January 11, 2012

Spot the Terrorist!

The dystopian world of Terry Gilliam’s Brazil is beset by random blasts of violence, explosions laid at the feet of unnamed terrorists. It’s the terrorist threat that drives the world’s administration, one that includes a department of torture with the deliciously euphemistic label “Information Retrieval.” But the film never really shows you any actual terrorists. It’s even brought up in a discussion between the main character, Sam, and the woman of his dreams (literally):
JILL: Who is this war against, Sam?

SAM: Well, terrorists of course.

JILL: How many terrorists have you met? Actual terrorists?

SAM: Actual terrorists? Well...it's only my first day.
That line’s played for laughs, of course, but there’s an uncomfortable truth lurking there about how much of any “war on terror” is really a PR campaign by the state.

That idea flashed through my head when I read the sickening numbers compiled by the ACLU about the inmates confined at Guantanamo Bay (via). It looks like lots of people down there have never met an actual terrorist, either. Of the 779 people detained at Gitmo since 2002, a whopping 92% of them were never al Qaeda fighters. Maybe that’s because only 5% of them were actually captured by US troops in the field. The bulk of them (86%) were turned in for a bounty.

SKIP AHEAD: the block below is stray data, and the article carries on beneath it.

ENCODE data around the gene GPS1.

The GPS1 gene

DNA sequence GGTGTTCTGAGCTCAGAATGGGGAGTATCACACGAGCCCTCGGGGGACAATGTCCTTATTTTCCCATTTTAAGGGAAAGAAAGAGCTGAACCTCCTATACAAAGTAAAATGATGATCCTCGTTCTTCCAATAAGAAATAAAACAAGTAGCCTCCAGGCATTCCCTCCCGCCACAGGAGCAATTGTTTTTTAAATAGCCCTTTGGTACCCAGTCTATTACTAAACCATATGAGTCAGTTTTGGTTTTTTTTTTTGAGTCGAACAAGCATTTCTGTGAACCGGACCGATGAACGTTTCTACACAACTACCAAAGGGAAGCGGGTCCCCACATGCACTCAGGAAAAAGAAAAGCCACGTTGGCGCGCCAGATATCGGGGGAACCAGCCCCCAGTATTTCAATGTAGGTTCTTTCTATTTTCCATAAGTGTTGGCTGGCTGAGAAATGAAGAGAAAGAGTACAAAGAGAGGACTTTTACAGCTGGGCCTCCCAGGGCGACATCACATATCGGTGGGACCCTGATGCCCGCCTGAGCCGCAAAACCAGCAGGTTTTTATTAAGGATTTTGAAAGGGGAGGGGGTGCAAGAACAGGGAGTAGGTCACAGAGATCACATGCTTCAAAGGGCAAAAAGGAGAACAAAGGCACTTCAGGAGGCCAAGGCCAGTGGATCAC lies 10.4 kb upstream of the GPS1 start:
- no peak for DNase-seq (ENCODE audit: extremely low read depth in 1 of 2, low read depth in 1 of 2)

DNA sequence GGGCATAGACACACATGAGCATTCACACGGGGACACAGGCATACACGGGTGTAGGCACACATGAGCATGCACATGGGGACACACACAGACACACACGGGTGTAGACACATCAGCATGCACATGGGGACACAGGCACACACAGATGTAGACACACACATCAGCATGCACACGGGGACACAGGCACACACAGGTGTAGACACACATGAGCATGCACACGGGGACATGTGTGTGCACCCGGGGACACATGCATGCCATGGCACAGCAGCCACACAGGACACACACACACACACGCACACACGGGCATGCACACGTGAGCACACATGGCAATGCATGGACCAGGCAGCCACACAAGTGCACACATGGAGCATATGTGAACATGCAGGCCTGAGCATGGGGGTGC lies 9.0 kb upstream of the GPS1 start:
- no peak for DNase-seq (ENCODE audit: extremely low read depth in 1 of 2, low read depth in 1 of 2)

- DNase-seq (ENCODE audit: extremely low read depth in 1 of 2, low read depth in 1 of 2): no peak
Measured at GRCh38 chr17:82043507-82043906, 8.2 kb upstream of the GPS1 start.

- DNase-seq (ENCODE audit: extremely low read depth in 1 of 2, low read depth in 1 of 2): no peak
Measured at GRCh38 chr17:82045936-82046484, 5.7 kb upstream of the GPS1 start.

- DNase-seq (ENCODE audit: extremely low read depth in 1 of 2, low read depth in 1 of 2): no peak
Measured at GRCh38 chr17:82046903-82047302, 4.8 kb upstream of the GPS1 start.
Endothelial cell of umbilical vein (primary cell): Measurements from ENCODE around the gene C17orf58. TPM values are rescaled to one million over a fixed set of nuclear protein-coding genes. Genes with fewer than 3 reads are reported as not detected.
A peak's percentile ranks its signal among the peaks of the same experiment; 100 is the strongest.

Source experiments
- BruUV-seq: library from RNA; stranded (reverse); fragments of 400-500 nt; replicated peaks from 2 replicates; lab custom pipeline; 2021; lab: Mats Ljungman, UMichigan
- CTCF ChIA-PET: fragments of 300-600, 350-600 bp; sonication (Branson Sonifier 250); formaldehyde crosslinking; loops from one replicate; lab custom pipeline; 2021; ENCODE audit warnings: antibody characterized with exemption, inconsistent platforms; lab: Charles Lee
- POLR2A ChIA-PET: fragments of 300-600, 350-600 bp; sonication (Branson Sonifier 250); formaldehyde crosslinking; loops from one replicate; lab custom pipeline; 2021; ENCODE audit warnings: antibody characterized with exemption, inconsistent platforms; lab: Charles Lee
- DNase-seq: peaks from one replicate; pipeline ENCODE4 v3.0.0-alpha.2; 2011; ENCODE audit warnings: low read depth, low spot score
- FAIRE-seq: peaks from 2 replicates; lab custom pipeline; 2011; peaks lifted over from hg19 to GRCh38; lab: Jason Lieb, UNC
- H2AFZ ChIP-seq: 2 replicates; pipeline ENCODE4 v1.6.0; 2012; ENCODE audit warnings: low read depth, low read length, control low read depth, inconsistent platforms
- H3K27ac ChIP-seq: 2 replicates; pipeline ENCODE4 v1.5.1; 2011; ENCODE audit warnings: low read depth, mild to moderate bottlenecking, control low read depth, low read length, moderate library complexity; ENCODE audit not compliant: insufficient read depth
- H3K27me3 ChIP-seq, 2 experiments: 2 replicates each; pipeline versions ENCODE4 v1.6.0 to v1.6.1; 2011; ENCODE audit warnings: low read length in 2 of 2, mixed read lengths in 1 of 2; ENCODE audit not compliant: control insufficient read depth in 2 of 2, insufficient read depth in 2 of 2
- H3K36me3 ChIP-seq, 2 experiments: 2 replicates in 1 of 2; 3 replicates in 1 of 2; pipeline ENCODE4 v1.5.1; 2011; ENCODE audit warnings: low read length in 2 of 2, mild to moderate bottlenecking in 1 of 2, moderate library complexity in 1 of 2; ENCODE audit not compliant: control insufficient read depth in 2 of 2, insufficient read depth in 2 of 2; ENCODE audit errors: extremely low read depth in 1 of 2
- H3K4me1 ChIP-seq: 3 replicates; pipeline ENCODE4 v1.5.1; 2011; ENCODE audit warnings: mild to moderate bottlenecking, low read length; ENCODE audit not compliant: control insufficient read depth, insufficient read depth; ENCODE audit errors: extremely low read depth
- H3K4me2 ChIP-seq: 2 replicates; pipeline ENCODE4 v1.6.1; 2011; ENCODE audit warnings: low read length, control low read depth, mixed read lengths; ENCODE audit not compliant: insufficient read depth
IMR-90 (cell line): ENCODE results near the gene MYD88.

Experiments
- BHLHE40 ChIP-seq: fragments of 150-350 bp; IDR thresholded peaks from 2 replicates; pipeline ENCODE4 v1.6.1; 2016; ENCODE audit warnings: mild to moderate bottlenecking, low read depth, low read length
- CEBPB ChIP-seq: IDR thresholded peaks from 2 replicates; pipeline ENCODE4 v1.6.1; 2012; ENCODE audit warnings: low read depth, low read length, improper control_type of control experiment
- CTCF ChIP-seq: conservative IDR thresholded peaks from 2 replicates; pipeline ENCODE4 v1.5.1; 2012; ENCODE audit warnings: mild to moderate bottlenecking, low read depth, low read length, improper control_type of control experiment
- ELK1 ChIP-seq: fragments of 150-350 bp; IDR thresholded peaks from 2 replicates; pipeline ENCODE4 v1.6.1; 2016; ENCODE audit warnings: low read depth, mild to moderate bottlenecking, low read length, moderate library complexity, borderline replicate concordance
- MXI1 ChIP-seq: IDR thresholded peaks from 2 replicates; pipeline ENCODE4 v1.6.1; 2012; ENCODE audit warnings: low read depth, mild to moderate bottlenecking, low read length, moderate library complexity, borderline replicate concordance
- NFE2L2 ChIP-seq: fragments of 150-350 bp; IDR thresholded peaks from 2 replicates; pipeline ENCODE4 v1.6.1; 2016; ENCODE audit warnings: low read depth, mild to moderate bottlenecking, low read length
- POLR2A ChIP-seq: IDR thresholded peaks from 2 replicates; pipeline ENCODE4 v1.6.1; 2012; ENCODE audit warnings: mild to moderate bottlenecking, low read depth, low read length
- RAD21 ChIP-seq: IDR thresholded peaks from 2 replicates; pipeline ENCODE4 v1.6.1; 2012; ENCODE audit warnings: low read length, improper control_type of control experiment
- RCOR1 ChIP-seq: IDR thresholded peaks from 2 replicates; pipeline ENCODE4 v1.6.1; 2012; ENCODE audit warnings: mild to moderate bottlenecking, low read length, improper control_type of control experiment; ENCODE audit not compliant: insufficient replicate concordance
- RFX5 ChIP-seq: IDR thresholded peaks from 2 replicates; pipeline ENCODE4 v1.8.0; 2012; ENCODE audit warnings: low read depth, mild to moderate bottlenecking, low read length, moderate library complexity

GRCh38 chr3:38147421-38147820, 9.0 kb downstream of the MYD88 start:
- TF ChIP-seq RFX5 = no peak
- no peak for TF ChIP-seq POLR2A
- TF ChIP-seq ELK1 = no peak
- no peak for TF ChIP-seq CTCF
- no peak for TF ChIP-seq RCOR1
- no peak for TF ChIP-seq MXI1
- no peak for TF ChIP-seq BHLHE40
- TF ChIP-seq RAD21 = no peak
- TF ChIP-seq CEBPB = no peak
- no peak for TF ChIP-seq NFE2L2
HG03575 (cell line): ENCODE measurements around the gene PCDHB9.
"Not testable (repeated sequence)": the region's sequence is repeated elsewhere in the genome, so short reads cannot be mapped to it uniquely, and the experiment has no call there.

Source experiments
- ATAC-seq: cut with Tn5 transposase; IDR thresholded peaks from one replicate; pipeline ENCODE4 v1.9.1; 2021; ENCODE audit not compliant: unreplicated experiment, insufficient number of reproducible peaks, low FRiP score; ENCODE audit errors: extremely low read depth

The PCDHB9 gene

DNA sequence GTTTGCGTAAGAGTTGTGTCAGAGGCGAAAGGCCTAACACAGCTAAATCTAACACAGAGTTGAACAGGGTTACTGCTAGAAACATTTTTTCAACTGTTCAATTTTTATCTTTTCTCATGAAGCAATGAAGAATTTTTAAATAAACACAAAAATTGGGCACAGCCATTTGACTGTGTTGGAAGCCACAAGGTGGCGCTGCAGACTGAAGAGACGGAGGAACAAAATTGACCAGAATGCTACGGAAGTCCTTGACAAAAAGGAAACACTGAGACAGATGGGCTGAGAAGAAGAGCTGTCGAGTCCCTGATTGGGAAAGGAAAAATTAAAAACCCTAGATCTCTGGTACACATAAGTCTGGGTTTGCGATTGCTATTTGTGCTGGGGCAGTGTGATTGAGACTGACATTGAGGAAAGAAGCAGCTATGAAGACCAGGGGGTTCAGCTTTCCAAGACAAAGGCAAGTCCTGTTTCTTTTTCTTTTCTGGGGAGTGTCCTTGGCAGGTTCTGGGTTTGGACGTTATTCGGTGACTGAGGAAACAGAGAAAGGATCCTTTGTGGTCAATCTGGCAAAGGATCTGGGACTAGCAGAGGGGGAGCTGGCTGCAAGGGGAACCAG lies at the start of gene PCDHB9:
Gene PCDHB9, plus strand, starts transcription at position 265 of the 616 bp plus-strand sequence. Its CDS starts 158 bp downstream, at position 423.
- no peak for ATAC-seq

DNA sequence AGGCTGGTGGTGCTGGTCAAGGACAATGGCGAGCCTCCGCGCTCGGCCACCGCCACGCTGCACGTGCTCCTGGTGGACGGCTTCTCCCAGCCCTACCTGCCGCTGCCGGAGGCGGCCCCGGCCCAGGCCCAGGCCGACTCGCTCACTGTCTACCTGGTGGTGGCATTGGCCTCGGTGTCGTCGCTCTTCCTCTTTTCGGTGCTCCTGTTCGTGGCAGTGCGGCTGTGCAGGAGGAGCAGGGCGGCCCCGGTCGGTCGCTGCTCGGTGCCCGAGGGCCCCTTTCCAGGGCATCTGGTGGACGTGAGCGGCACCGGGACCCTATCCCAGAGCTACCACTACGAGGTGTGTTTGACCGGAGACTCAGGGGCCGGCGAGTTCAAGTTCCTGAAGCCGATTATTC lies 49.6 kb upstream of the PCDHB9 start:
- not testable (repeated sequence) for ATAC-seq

The other numbers are equally depressing (the number of men detained who the Government admits it can’t any allegations against but continue to detain anyway? 46). But that 92% says more about the “war on terror” than just about anything else could.

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